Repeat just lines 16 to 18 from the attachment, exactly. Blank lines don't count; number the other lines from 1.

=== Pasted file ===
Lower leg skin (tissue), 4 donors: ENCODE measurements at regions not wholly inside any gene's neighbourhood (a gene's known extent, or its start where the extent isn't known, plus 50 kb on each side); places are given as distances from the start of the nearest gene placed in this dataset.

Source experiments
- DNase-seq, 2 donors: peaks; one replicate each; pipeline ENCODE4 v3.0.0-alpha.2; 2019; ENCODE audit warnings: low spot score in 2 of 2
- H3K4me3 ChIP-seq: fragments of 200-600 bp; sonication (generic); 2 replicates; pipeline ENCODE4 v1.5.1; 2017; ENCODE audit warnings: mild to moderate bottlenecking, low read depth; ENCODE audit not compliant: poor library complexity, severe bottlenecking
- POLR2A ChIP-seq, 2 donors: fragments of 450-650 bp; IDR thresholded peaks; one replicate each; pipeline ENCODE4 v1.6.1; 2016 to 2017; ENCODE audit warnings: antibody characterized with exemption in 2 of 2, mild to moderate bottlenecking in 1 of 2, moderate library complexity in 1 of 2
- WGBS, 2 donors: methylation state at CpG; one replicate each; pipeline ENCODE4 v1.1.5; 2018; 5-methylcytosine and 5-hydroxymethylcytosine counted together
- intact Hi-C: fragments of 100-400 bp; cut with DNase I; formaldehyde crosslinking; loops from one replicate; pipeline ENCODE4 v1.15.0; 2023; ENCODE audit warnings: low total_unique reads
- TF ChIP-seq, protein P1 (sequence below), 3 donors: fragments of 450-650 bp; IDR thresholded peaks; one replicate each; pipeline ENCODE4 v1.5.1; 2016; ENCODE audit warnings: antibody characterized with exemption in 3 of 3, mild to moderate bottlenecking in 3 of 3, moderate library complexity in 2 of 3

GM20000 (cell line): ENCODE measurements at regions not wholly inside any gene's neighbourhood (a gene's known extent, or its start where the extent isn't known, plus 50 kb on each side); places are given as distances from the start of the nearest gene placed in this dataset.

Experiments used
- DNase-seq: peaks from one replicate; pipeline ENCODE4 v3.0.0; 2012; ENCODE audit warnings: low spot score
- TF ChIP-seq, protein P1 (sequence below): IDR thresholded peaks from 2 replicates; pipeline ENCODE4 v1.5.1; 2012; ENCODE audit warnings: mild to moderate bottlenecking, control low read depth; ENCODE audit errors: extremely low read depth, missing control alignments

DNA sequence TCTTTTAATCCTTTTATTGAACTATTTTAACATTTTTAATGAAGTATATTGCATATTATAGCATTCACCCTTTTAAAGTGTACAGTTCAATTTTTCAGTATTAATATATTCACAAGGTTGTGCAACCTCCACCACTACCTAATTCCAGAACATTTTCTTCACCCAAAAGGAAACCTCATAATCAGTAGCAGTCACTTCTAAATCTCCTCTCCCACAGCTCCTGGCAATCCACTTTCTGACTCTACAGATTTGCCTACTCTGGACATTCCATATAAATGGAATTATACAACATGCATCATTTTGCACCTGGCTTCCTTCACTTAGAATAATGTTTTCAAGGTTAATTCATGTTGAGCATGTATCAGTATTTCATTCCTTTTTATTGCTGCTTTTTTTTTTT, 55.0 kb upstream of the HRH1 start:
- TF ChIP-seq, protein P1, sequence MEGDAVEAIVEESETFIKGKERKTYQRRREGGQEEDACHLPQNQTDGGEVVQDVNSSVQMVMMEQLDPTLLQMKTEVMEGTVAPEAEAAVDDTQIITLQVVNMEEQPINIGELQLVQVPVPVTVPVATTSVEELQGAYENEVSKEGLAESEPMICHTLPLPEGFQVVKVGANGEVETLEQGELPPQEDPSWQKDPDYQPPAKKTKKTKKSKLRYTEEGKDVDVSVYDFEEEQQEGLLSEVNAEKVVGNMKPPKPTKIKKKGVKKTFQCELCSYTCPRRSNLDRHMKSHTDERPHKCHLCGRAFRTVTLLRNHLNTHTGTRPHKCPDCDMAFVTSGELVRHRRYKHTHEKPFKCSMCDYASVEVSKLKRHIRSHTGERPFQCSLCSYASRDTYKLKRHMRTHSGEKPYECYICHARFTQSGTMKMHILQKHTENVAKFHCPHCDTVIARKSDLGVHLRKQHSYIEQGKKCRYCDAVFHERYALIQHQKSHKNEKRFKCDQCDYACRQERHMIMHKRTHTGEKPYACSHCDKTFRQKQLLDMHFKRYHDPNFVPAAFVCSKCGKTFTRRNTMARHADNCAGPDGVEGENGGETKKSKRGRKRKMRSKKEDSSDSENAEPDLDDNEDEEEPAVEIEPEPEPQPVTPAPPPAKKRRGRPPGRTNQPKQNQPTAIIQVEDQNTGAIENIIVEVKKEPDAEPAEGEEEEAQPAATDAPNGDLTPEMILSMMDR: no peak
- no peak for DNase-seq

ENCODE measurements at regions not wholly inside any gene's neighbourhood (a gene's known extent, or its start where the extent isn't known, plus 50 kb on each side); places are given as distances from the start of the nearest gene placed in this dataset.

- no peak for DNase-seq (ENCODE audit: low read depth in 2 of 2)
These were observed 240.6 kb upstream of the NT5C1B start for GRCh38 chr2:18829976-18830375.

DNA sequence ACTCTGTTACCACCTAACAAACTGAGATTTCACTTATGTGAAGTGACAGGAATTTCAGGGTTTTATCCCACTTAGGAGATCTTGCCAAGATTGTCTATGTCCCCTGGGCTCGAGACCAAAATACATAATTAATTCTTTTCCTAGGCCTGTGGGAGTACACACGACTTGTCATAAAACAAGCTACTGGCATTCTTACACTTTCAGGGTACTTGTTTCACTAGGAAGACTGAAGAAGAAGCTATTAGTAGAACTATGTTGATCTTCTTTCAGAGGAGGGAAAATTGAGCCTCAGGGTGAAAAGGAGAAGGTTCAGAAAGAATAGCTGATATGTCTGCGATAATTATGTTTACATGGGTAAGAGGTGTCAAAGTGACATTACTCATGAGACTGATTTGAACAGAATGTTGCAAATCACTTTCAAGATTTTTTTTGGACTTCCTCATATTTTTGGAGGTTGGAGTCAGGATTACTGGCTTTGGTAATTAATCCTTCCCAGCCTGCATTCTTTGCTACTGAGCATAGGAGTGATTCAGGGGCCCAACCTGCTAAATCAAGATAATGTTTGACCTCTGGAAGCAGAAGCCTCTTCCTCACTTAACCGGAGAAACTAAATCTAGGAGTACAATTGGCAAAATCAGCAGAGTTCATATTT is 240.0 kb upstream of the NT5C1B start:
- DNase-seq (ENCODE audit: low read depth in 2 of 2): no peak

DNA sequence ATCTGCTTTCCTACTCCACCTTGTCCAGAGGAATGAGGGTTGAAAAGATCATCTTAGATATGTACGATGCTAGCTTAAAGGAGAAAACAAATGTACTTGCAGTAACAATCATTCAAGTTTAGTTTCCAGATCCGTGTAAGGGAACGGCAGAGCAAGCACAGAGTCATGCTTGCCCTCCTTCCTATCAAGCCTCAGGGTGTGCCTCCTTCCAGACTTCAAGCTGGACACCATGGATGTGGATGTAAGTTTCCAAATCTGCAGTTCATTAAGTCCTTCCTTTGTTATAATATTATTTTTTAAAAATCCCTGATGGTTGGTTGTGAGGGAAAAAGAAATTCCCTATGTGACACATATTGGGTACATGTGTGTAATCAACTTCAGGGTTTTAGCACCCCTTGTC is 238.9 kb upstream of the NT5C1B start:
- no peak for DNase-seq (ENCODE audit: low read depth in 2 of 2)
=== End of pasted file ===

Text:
ENCODE measurements at regions not wholly inside any gene's neighbourhood (a gene's known extent, or its start where the extent isn't known, plus 50 kb on each side); places are given as distances from the start of the nearest gene placed in this dataset.

- no peak for DNase-seq (ENCODE audit: low read depth in 2 of 2)
These were observed 240.6 kb upstream of the NT5C1B start for GRCh38 chr2:18829976-18830375.